World Hepatitis Day – 28 July

Fiona Gordan is pictured, smiling.
Today’s guest blog is from Fiona Gordon, University Hospitals Bristol and Weston NHS Foundation Trust’s Consultant Hepatology, and Clinical Lead for the Hepatitis Operational Delivery Network.

Some of the region’s most recognisable buildings are being lit up purple from 24 to 30 July to commemorate World Hepatitis Day.

Did you know that approximately 70,000 people living in England have Hepatitis C without knowing?

I want to talk to you about hepatitis and ask you to help us become one of the first countries in the world to eliminate Hepatitis C.

What is hepatitis?

Hepatitis is inflammation of the liver. Causes of liver inflammation include viral infections (Hepatitis A, B, C), fatty liver, autoimmune, some medication and liver damage from alcohol.

Hepatitis C is a virus, and often does not have any noticeable symptoms until the liver has been significantly damaged. Many patients only get to know they have Hepatitis C after developing liver related complications which can be life threatening or be liver cancer.

If you are pregnant and have Hepatitis C, there is a small chance of it being passed on to the baby.

Thankfully, although there is no vaccine for Hepatitis C, treatment is highly effective and is simple to take and usually has very few side effects.

The World Hepatitis Day logo is pictured on the left of the image, on a blue background. On the right text reads: "It's Time To Act".

Am I at risk?

You may have inadvertently put yourself at risk if you:

  • Ever experimented with injectable drugs when you were younger, even if just once.
  • Had acupuncture, a tattoo or body piercing abroad or in an unlicensed parlour.
  • Have shared personal hygiene tools with someone with the disease, including toothbrushes, razors, nail clippers or diabetes supplies.
  • Used injectable drugs with unsterile equipment or that has been shared with someone else.
  • Received a blood transfusion or organ transplant before 1992.

Additionally, if you were born outside of the UK in a country with high prevalence of Hepatitis C you should consider getting tested.

What are the symptoms?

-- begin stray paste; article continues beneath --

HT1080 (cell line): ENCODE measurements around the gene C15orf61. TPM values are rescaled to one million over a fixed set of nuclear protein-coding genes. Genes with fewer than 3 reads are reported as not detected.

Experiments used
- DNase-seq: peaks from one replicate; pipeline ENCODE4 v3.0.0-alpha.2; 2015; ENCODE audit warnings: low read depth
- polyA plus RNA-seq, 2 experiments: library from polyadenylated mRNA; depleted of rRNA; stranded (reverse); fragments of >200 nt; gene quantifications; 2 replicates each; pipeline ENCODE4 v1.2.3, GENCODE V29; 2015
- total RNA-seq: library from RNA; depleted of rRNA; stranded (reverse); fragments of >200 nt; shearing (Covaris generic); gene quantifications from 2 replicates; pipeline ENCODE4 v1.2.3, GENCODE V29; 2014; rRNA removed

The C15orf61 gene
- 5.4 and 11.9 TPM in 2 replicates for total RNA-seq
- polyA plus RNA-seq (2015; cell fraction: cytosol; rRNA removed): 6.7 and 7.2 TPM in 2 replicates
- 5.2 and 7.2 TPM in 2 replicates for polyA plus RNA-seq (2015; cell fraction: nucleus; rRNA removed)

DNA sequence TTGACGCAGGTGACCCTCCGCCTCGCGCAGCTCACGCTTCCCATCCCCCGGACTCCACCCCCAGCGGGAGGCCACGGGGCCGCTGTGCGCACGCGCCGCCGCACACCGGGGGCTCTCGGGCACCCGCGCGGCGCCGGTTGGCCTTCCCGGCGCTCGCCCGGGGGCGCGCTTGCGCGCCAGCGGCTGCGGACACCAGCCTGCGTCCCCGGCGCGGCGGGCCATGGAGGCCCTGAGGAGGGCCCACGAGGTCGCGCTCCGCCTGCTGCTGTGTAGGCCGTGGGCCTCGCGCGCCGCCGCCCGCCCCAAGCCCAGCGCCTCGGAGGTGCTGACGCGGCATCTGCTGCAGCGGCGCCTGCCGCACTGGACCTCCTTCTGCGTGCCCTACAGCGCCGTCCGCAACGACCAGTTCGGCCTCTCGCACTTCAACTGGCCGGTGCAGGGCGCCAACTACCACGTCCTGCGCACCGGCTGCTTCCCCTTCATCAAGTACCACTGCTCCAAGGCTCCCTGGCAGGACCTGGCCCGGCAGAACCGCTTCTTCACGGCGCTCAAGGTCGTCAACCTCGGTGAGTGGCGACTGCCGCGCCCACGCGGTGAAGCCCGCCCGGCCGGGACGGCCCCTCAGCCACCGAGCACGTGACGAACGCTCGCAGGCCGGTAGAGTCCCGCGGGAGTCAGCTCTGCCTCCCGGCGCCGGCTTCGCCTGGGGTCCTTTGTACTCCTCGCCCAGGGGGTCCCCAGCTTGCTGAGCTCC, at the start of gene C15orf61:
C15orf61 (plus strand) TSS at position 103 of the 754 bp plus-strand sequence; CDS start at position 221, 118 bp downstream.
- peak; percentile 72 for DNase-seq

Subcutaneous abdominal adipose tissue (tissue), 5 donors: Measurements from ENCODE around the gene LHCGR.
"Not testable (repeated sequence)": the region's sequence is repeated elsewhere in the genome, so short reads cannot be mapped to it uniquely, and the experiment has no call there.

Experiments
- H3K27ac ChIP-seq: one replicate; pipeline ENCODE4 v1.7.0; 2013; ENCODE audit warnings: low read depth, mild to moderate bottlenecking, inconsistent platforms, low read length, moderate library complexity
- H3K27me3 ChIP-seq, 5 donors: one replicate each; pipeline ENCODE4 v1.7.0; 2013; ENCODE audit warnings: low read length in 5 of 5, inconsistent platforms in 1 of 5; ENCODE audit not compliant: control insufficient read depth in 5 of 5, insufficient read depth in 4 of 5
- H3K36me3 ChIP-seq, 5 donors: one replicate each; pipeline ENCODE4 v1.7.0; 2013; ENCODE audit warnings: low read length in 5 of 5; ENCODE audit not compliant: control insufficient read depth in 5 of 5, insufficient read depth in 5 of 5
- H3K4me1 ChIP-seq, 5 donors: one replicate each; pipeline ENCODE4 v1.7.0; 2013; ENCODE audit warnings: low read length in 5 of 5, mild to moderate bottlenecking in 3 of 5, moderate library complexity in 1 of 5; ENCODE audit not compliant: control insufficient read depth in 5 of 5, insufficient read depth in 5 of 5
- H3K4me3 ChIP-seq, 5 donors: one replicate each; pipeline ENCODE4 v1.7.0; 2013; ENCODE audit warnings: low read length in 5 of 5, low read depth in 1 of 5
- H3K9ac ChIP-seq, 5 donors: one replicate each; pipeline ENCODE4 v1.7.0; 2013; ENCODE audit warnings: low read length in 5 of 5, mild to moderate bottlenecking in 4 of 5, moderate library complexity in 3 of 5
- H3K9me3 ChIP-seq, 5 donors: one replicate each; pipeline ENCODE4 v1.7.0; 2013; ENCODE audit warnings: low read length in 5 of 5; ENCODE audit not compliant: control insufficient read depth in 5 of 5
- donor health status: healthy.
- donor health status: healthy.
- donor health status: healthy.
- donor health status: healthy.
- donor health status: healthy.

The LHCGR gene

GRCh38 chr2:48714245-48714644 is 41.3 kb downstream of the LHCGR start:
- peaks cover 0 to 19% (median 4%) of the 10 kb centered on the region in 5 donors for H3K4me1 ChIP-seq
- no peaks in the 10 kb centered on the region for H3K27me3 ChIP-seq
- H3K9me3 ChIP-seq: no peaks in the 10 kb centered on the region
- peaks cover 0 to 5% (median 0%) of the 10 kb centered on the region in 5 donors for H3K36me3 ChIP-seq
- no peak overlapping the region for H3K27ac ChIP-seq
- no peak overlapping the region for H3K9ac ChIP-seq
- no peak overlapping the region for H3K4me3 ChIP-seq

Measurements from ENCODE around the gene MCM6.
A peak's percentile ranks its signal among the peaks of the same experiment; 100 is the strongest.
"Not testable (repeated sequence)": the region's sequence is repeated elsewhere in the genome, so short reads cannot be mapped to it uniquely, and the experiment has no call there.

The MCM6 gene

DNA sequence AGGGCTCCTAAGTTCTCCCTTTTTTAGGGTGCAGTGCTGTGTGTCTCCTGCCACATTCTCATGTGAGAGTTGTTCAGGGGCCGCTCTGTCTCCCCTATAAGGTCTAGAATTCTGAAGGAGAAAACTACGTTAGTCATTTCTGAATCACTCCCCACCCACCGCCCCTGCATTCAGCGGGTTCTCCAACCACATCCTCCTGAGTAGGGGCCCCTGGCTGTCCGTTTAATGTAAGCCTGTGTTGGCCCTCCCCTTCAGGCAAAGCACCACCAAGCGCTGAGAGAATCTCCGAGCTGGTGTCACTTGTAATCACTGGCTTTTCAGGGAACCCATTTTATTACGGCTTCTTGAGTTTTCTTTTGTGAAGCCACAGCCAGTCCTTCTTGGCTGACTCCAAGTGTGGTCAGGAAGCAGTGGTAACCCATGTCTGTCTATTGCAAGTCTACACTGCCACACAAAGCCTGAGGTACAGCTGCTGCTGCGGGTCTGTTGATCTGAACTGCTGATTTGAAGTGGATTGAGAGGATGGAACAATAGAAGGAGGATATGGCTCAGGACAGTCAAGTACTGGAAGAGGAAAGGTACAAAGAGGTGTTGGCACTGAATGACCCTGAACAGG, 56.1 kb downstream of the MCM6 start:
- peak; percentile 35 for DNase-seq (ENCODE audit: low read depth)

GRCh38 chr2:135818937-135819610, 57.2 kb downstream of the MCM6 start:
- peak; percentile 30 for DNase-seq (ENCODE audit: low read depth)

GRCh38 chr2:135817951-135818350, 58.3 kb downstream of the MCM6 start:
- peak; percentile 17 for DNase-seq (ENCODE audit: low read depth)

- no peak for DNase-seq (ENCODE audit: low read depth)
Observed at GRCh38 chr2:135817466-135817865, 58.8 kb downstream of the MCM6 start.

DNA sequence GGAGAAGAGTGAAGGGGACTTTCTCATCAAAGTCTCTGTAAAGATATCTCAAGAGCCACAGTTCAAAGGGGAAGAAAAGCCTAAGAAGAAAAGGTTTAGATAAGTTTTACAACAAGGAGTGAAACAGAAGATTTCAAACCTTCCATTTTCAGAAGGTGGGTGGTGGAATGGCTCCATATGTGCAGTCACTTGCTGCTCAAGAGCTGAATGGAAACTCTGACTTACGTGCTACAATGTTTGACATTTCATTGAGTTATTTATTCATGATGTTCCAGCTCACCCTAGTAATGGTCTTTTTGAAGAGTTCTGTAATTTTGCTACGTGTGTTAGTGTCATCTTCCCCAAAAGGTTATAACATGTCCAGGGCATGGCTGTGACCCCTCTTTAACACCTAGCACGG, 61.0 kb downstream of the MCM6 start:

Hepatitis C is usually asymptomatic but if you are symptomatic, indicators may include a fever, fatigue, loss of appetite, nausea, vomiting, abdominal pain, dark urine, joint pain, pale faeces, and yellowing of the skin or eyes (jaundice).  

A NHS poster is pictured, with the NHS 75 logo pictured in the top right of the image. Four cartoon people are seen below the logo. In the bottom half of the logo, white text on a blue background reads: "Around 70,000 people in England don't know they have hepatitis C. Find out if you have hepatitis C with a free test from the new NHS test-at-home service. Order your free kit today."

What can I do?

It has never been easier to find out if you have Hepatitis C. You can now do a free, confidential Hepatitis C test in the comfort and privacy of your own home. To order a test, you can visit

Each test has instructions so you can complete the test at home and can return to find out the result.

If you wanted to talk to someone in confidence, you could also contact the Bristol and Severn Operational Delivery Network, based at the Bristol Royal Infirmary. One of our hepatitis nurse specialists will be happy to talk through your concerns and arrange a test for you. To reach the team, you could either call them on 0117 342 1104 or visit their website The Bristol and Severn Hepatitis C Network (

Since NHS England started their Hepatitis C elimination programme in 2015, deaths from Hepatitis C have fallen by 35%, and liver transplants linked to the disease have also fallen by 53%.

We have made some excellent strides in eliminating Hepatitis C. We all have our part to play, and if you think you may have been at risk, however small – I would encourage you to order a free test today.

Beginning treatment as soon as possible will help stop Hepatitis C damaging your liver.

On a blue background, white text reads: "The Hepatitis C Programme's incredible success in finding and treating those at increased risk of the virus means England is leading the way to becoming one of the first countries in the world to eliminate hepatitis C" "Professor Sir Stephen Powis, NHS Medical Director"